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Upstream Book Summary – Dan Heath

Summarising book….

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What you will learn from reading Upstream:

– The three barriers to upstream thinking and what this means for you.

– 7 questions forward thinking leaders must ask themselves.

– How to integrate upstream thinking into your life.

Upstream Book Summary:

Like all Heath brother books Upstream is a masterclass in distilling hard concepts into practical advice and insights. This time Dan heath explores ‘upstream’ thinking which is metaphorical for problem prevention. 

As Benjamin Franklin said “an ounce of prevention is worth a pound of cure”. If you’re interested in solving problems at there root or before they even happen then this is the book for you.

 

Upstream vs Downstream Actions:

Downstream actions react to problems once they’ve occurred. Upstream efforts aim to prevent those problems from happening.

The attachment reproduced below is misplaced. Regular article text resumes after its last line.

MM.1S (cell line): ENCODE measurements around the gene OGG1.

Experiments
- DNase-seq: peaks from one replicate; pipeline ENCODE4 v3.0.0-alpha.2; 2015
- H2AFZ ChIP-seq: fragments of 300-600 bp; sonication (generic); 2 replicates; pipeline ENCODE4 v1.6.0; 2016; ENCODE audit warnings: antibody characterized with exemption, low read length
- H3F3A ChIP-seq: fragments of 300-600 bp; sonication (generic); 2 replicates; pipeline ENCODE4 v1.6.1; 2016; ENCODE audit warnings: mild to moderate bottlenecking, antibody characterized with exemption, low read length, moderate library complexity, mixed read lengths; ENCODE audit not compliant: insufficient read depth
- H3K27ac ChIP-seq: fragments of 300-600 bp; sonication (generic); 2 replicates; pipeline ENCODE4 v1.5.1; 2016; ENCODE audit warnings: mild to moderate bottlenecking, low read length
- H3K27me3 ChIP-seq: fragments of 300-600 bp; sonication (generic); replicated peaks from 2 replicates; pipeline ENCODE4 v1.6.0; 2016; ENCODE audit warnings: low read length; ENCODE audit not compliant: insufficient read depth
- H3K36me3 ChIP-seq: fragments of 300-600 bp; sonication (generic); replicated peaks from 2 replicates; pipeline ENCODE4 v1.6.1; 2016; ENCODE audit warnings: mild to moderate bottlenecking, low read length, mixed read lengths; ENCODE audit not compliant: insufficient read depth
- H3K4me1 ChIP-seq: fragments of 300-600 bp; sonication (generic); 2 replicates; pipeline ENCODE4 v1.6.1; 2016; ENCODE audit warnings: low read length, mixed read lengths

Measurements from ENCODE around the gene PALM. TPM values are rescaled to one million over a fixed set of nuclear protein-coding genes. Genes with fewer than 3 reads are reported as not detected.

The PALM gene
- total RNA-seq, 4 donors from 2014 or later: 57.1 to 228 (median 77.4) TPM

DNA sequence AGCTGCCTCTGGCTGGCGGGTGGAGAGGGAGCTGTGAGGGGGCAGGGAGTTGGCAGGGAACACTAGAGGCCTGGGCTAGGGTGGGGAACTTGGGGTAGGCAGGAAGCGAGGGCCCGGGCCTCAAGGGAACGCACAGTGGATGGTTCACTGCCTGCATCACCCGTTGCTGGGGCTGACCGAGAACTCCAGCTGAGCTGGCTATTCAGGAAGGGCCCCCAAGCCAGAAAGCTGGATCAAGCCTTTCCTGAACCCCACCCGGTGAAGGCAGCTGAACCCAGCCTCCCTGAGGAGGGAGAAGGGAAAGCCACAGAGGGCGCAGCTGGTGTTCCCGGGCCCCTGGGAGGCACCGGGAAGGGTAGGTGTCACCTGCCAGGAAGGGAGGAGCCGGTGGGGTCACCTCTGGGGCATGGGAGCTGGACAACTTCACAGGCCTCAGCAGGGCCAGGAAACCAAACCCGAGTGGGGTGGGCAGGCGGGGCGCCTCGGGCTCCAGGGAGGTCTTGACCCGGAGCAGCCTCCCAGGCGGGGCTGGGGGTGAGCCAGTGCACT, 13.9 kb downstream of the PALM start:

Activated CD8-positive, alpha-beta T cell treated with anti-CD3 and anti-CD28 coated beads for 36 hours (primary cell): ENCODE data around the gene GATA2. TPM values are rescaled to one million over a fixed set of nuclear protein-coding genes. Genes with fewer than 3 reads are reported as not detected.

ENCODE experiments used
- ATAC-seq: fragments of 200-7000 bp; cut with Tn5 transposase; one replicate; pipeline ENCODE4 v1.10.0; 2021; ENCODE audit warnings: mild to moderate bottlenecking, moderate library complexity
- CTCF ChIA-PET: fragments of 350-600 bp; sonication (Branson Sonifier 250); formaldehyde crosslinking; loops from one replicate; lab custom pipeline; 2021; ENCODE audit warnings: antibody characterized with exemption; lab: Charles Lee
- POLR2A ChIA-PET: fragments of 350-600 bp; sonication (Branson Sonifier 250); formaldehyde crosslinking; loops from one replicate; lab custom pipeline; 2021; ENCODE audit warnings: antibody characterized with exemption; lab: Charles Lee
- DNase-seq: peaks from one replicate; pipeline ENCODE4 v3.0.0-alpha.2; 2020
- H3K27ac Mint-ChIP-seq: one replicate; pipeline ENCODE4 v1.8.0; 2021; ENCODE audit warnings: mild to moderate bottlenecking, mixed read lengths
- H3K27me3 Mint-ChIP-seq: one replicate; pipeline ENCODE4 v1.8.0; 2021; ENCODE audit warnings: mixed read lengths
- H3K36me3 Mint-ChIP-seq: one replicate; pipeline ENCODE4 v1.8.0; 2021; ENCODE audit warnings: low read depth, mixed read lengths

That’s one reason why we tend to favor reaction: Because it’s more tangible. Downstream work is easier to see. Easier to measure. There is a maddening ambiguity about upstream efforts.

With downstream activity—the rescues and responses and reactions—the work is demanded of us. A doctor can’t opt out of a heart surgery; a day care worker can’t opt out of a diaper change. By contrast, upstream work is chosen, not demanded.

There are knotty problems that upstream leaders must untangle. How can you detect problems before they occur? How can you measure success when success is defined as things not happening?

To succeed upstream, leaders must: detect problems early, target leverage points in complex systems, find reliable ways to measure success, pioneer new ways of working together, and embed their successes into systems to give them permanence.

The world hasn’t gathered enough evidence (let alone mustered the will) to pick the right point on the “stream” for crime—or, for that matter, on the stream of almost any major problem. While we have a wide spectrum of available options to address the world’s problems, we’ve mostly confined ourselves to one tiny stretch of the landscape: the zone of response. React, react, react.